The most common material used at the anode is a nickel-yttria-stabilized zirconium (Ni-YSZ) composite. This combination has been shown to give the highest power density at the standard operating temperatures. However, the use of Ni currently does not allow for the use of other fuel sources without the need for reforming. Other materials, such as copper (Cu), have been suggested to replace Ni, and they would allow the use of other fuel sources. However, operating temperature must be increased substantially to achieve the same power density.
SOFCs are currently attracting tremendous interest because of the growing movement to free the world of its reliance on exhaustible fossil fuels. SOFCs offer an attractive alternative due to their huge potential for power generation. Currently, SOFC efficiency averages above 70%, and practicable power output ranges from 300 mW to over 1,000 mW, depending on the materials used.
Another attractive factor in the development and demand for SOFCs is their versatility across applications in stationary, portable, and transportation environments. SOFCs are not limited to using hydrogen as the fuel source. Currently, special development is being done using a SOFC with any combustible fuel, including carbon monoxide (CO), hydrocarbons, biomasses and coal.
Obstacles to Commercialization
Two main obstacles must be overcome before a roadmap to full implementation and commercialization can be drawn; both revolve around operating temperature. The main drawback of current SOFC designs is that the oxides being used as electrolytes must operate at high temperatures (500-1000ºC); below those temperatures, they show very little ionic conductive activity. High temperatures, however, present challenges not only in materials functionality but also in ambient environment maintenance. Thus, the major impediment of commercializing SOFCs is the high cost from high operating temperatures.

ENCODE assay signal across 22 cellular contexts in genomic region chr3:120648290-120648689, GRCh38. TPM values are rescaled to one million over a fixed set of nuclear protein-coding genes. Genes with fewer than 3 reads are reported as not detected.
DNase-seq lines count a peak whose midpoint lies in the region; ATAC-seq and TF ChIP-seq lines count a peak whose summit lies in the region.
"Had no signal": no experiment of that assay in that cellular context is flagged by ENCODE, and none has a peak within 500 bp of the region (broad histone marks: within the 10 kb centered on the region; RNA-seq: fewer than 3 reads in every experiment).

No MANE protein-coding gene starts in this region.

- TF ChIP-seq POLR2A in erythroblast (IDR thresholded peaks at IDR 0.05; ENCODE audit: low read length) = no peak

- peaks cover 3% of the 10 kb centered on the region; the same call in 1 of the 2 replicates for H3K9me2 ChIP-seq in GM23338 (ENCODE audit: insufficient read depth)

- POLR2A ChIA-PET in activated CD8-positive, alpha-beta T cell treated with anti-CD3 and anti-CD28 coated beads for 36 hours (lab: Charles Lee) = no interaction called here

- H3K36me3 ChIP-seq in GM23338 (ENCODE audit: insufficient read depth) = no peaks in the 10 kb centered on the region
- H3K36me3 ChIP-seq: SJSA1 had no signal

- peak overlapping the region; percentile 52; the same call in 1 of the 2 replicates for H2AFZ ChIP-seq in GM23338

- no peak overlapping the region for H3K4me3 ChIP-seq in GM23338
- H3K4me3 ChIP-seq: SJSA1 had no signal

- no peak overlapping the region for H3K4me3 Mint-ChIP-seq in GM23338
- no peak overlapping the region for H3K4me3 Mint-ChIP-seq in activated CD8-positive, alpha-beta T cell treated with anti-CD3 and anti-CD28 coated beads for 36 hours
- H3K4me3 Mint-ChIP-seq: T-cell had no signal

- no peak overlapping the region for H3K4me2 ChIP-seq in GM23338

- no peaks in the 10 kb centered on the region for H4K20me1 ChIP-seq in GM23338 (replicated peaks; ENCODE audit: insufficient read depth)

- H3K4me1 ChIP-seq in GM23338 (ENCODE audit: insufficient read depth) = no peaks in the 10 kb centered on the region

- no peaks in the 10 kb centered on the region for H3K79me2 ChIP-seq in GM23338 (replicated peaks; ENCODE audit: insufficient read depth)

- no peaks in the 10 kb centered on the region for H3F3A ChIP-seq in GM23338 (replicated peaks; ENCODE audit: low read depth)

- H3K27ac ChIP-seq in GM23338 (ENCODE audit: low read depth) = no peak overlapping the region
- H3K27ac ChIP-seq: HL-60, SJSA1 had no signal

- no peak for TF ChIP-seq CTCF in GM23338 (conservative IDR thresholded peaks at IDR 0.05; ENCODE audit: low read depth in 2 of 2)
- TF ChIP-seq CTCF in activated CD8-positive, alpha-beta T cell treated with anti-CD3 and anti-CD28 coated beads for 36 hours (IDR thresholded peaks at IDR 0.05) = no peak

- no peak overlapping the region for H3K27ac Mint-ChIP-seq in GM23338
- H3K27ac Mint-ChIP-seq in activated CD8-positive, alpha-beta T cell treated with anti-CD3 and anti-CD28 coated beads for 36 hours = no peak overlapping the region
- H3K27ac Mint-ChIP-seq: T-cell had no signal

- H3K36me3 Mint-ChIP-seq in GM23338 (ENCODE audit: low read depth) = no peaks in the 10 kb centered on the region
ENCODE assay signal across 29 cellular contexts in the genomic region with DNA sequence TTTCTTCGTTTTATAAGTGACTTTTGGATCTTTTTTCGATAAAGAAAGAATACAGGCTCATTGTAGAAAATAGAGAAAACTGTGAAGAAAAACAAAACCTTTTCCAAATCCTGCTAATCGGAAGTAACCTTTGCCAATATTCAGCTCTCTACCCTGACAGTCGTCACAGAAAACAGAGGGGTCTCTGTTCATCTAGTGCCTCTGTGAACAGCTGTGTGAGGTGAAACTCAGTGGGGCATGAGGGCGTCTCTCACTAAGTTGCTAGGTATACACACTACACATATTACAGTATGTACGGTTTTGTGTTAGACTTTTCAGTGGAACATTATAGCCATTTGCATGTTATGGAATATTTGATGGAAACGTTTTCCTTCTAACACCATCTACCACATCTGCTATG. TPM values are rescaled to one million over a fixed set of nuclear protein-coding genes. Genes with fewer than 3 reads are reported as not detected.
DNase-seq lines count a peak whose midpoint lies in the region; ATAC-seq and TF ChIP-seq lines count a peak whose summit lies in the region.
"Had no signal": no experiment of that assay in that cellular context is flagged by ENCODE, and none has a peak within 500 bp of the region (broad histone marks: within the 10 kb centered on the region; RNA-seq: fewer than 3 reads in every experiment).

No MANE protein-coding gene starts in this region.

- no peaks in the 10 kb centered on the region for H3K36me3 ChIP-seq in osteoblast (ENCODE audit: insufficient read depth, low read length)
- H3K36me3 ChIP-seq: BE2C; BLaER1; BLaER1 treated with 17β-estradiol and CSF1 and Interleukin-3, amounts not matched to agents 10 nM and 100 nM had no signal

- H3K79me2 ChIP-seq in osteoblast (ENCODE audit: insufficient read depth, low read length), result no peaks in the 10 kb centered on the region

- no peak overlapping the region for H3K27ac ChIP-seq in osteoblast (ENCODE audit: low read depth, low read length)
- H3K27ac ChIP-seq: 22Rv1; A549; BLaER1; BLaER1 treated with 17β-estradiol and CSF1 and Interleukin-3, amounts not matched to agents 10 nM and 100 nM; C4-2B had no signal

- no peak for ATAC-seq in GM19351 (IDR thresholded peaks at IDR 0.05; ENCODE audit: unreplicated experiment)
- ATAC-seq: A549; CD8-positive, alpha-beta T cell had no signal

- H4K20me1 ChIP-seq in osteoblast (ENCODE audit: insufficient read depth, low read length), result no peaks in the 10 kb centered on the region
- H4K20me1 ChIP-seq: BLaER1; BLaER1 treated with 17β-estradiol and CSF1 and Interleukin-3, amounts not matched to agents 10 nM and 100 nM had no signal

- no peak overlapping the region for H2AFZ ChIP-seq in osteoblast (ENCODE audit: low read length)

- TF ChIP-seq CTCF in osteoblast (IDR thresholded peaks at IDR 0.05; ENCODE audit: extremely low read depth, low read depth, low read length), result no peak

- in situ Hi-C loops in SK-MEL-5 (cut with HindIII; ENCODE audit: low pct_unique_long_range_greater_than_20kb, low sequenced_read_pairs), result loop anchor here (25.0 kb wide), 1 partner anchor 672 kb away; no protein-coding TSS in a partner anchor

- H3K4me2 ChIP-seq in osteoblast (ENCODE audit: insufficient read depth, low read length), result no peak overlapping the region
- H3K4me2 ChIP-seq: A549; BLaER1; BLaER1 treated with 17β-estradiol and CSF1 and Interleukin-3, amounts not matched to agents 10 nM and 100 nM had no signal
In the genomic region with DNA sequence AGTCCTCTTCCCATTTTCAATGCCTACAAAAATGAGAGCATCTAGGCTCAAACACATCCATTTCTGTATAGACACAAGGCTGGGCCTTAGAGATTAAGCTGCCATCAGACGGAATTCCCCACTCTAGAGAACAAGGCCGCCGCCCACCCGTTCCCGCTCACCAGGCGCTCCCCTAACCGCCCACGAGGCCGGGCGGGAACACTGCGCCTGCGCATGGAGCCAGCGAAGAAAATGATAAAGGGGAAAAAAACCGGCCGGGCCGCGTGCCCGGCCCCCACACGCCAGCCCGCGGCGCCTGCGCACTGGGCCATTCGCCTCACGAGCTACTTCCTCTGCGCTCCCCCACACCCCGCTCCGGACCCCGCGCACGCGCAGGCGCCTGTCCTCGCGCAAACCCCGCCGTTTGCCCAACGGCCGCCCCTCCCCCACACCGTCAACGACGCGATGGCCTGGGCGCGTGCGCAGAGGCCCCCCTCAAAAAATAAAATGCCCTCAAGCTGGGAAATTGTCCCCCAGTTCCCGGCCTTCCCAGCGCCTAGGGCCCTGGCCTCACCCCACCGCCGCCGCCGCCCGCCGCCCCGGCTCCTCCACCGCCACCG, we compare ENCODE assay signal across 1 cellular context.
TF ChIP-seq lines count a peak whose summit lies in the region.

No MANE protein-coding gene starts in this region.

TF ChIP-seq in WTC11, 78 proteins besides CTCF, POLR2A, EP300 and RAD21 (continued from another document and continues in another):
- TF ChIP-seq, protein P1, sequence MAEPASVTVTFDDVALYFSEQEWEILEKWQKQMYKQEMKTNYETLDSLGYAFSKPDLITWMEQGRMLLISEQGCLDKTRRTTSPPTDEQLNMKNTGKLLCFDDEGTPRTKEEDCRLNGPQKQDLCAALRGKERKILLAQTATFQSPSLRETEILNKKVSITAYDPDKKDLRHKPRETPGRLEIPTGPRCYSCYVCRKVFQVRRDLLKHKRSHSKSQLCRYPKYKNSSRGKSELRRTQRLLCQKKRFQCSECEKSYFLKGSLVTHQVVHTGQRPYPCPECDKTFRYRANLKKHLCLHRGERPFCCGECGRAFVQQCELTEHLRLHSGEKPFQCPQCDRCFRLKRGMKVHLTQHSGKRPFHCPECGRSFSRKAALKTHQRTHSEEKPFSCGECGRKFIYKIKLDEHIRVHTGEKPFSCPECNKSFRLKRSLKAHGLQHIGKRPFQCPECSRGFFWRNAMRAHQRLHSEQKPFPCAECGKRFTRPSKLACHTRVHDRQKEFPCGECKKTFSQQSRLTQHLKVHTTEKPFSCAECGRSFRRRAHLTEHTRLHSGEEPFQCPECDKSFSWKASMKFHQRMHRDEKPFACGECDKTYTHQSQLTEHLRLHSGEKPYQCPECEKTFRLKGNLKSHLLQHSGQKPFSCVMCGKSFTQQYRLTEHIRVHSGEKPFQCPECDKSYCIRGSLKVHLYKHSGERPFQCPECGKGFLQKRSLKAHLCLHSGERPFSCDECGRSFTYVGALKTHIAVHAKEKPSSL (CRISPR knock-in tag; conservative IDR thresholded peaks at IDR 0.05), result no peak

By lowering the operating temperature, the advanced intermediate- and low-temperature SOFCs (ILT-SOFCs) have the potential to greatly reduce the cost of other components such as the interconnect, sealing materials, and containment unit. Further, it would improve reliability, portability, and operational life. However, it should be noted that in certain applications, high-temperature SOFCs would be perfectly acceptable, and that higher temperature operation would yield advantages in efficiency because at higher temperatures there are lower over potentials.
The second drawback arises as operating temperature is reduced. As noted previously, a critical part of most fuel cells is the TPB, where the actual electrochemical reactions take place. The density of these regions and the microstructure of these interfaces play a critical role in the electrochemical performance of SOFCs.
Basically, resistance between components at the TPB increases when temperature is lowered, thus decreasing the efficiency of the fuel cell to the point of inactivity. This is obviously a major drawback when considering lower temperature designs that would enter mainstream markets. To overcome this problem, much development is being done on thin films that could be used to decrease resistance, as well as new electrode materials based on a microstructure design.
Historically, SOFCs were targeted only toward the large-scale power generation industry. However, with developments in design focusing on lower operating temperature, portability and ease of use, it has become apparent that their application could far outstretch what was originally thought.
The industry is now focusing on developing SOFCs for applications as diverse as replaceable batteries and even microchip powering. With development progressing in alternative fuel sources such as biofuels and hydrocarbons, SOFCs represent a truly viable solution to the developing energy shortage and associated environmental problems arising from our present system.
Editor’s note: The information within this article is based on data derived from advanced materials reports published by Dedalus Consulting. Part two of this article (expected publication in January 2013) will focus on the market for these products and examine what the future outlook might be for individual ceramic materials.
Any views or opinions expressed in this column are those of the author and do not represent those of Ceramic Industry, its staff, Editorial Advisory Board or BNP Media.